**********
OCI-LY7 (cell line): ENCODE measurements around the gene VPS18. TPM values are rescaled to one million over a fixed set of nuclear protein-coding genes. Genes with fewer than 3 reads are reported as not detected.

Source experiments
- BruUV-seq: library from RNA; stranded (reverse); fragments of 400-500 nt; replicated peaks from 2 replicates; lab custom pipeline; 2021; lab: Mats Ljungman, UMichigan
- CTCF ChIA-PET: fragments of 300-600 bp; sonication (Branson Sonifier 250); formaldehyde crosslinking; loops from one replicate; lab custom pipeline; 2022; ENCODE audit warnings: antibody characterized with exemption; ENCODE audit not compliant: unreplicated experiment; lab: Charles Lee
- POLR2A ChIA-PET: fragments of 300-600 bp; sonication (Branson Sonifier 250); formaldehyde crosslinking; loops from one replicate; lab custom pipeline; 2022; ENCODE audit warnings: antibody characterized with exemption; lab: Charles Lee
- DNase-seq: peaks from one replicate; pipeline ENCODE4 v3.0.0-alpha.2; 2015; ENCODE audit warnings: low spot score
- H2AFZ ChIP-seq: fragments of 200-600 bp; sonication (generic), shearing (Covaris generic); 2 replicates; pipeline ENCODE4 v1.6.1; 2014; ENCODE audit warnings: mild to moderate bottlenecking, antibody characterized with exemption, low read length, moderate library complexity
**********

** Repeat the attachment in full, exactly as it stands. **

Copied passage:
OCI-LY7 (cell line): ENCODE measurements around the gene VPS18. TPM values are rescaled to one million over a fixed set of nuclear protein-coding genes. Genes with fewer than 3 reads are reported as not detected.

Source experiments
- BruUV-seq: library from RNA; stranded (reverse); fragments of 400-500 nt; replicated peaks from 2 replicates; lab custom pipeline; 2021; lab: Mats Ljungman, UMichigan
- CTCF ChIA-PET: fragments of 300-600 bp; sonication (Branson Sonifier 250); formaldehyde crosslinking; loops from one replicate; lab custom pipeline; 2022; ENCODE audit warnings: antibody characterized with exemption; ENCODE audit not compliant: unreplicated experiment; lab: Charles Lee
- POLR2A ChIA-PET: fragments of 300-600 bp; sonication (Branson Sonifier 250); formaldehyde crosslinking; loops from one replicate; lab custom pipeline; 2022; ENCODE audit warnings: antibody characterized with exemption; lab: Charles Lee
- DNase-seq: peaks from one replicate; pipeline ENCODE4 v3.0.0-alpha.2; 2015; ENCODE audit warnings: low spot score
- H2AFZ ChIP-seq: fragments of 200-600 bp; sonication (generic), shearing (Covaris generic); 2 replicates; pipeline ENCODE4 v1.6.1; 2014; ENCODE audit warnings: mild to moderate bottlenecking, antibody characterized with exemption, low read length, moderate library complexity